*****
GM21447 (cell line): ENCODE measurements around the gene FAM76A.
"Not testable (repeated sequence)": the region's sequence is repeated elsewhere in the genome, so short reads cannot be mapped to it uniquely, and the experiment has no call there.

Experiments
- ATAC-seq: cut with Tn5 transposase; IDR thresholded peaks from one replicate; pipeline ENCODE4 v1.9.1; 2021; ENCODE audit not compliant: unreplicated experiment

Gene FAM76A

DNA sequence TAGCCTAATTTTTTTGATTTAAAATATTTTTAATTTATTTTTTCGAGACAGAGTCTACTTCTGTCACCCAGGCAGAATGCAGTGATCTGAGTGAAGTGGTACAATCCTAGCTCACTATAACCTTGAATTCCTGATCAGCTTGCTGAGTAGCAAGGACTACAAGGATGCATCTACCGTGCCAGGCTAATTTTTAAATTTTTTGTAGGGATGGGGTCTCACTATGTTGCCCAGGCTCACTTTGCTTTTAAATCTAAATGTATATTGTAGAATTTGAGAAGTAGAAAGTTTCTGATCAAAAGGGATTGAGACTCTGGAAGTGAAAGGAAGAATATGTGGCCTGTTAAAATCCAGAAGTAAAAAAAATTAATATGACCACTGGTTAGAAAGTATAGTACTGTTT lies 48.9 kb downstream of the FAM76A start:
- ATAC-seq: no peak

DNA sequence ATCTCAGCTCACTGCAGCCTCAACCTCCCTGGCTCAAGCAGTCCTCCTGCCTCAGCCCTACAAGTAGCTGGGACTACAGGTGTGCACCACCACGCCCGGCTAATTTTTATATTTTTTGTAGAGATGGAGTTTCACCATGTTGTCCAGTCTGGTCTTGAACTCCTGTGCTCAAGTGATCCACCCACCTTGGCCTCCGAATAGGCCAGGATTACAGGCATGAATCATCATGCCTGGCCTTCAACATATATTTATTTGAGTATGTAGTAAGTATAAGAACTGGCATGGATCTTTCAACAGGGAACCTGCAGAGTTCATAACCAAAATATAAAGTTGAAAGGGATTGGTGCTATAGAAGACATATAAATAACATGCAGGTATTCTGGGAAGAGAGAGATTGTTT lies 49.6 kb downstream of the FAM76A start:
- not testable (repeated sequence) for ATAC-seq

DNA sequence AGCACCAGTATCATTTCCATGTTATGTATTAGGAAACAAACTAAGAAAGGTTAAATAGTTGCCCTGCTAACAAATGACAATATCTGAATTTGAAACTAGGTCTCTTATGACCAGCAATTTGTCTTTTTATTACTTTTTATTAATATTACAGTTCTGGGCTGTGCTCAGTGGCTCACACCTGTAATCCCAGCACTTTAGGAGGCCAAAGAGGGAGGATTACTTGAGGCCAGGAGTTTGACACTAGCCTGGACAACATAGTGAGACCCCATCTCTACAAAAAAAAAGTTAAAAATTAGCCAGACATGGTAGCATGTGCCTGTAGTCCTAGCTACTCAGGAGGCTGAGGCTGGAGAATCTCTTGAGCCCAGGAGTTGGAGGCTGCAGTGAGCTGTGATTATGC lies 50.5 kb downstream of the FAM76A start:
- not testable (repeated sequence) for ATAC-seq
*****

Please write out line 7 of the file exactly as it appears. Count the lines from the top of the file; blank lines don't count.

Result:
- ATAC-seq: no peak